It was enough of an invitation to set his imagination loose.  He pondered some of the things in his drawings, but nothing caught his fancy in that moment.  Maybe, he decided, it was due to the itch in his nose.  His sinuses had been running all morning, annoying him without end.  As much as he loved the prospect of Spring, the season always seemed to set loose the molds hiding in every corner of the building.  They released a storm of spores that spurred his allergies into a meltdown of mucous.  It was disgusting and tiring, leaving him wheezing from one nostril, then the other, as if his sinuses were taking turns, like two lazy men in a rowboat arguing over who should take the oars.  Besides the wheezing, whistling, and wet pops as he tried to sniff it all up into his head, there was the constant tickle in his nose.  It was, perhaps, the worst.  All that goop that came down his head into his nose would congeal, making thick strands that would flutter against the hairs in his nostrils and send him into sneezing fits. 

            It was there again, that menacing tickle, like some elusive beast in the wild.  If only he could stop it, beat it to the pass—he rubbed his knuckles against the side of his nose, but it was to no avail.  In fact, it seemed to make it worse.  It had to go.  He had to do something—he had to do the unthinkable.  His gaze darted about as he raised an eyebrow in mischief.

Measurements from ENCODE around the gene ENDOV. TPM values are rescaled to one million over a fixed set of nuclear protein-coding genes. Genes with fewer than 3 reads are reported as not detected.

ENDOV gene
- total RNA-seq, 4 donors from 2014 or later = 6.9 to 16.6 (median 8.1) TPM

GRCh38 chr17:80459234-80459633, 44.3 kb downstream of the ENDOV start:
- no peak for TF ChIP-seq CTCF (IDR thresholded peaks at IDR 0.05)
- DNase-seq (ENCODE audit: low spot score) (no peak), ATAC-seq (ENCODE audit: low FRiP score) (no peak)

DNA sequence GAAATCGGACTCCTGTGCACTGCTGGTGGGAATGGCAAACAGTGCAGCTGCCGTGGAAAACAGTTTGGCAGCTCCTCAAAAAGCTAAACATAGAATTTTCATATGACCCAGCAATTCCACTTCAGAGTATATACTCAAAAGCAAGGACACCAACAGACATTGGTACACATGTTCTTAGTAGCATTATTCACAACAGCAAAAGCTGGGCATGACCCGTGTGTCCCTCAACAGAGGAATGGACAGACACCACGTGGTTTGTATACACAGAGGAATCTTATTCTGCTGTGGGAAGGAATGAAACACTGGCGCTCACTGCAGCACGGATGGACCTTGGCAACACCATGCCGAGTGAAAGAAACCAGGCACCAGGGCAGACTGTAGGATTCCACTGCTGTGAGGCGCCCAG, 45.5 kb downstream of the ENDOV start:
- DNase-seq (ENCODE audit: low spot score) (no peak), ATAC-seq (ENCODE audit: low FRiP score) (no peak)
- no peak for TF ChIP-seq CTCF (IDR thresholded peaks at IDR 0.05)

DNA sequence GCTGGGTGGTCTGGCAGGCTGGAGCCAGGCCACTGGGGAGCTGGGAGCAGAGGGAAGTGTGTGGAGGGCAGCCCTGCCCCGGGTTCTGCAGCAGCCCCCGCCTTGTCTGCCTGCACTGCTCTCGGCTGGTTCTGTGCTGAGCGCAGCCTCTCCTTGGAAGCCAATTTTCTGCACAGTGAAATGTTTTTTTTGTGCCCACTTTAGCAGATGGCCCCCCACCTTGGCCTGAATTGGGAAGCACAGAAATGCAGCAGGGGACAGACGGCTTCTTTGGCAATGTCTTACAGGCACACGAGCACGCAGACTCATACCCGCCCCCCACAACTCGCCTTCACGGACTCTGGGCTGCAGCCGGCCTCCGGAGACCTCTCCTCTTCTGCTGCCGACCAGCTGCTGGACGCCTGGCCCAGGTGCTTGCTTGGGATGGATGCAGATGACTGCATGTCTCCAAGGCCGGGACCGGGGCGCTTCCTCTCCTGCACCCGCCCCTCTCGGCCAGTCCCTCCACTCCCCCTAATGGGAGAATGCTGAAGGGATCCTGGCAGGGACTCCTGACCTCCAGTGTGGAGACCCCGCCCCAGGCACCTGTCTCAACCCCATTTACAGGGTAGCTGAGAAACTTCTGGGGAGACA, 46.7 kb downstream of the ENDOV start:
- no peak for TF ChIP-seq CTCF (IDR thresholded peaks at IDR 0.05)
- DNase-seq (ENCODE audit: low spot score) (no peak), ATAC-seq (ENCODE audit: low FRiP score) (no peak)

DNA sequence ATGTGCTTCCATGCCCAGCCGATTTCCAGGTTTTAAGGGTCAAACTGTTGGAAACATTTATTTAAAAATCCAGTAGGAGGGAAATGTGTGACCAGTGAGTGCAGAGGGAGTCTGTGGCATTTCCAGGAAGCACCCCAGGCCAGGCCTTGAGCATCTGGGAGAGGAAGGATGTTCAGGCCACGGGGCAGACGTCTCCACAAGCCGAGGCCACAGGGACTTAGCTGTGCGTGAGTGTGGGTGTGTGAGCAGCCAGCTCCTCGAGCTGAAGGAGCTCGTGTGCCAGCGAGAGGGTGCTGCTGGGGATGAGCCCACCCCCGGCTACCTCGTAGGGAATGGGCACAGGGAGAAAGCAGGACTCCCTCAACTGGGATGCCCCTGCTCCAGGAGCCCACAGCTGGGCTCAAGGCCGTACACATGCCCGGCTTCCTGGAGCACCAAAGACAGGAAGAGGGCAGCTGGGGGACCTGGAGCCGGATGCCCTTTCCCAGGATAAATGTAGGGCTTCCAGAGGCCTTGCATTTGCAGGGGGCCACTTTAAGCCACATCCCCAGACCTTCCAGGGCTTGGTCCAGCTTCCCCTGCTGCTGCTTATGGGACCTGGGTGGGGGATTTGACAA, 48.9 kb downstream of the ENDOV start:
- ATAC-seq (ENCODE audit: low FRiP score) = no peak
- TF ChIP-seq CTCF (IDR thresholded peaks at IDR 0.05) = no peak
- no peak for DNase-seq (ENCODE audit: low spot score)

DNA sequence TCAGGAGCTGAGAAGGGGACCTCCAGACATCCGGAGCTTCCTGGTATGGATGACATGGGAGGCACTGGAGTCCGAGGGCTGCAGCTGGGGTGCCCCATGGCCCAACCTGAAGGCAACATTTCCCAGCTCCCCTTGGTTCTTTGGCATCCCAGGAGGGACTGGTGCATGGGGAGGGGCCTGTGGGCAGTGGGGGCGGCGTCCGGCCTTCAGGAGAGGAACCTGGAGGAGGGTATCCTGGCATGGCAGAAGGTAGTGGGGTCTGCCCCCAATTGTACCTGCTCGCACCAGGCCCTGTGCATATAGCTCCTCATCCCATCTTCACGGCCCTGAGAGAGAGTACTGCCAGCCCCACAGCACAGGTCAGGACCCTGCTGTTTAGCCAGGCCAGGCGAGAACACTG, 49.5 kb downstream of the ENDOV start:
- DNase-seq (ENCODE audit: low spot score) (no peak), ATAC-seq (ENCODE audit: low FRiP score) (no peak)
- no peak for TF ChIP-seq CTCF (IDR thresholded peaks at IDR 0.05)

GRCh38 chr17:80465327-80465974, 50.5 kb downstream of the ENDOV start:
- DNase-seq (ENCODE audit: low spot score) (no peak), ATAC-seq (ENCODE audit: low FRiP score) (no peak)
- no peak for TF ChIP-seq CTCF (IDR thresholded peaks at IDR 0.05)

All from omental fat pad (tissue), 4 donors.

Have to be careful, have to be quickHave to be like the hunter, ever so careful in pursuit of his prey. 

            His finger poked inside the rim of his nostril.  No, not just yetThe hunter—that’s it, the hunter, the Great Hunter, he has come for his prey!  And what is this foul beast that he pursues?  Is it the lion, the boar, the crocodile and its vicious rows of teeth?  No!  It is none other but—

            He frowned. 

            But what?  The slime beast?  The green man-eater?  The giant African slug monster?

            I can do better than that.  The Great Hunter has to have a worthy opponent.

            His fingertip ran along the rim of his nostril.  When he felt it, he knew at once.

            Part of it’s starting to dry.

            Yes—yes, the Great Hunter has come to save us, to face the lurking beast that none has dared to snare!  It’s none other than the claw-toothed, slime crusted, tunnel worm—the infamous Green Goober!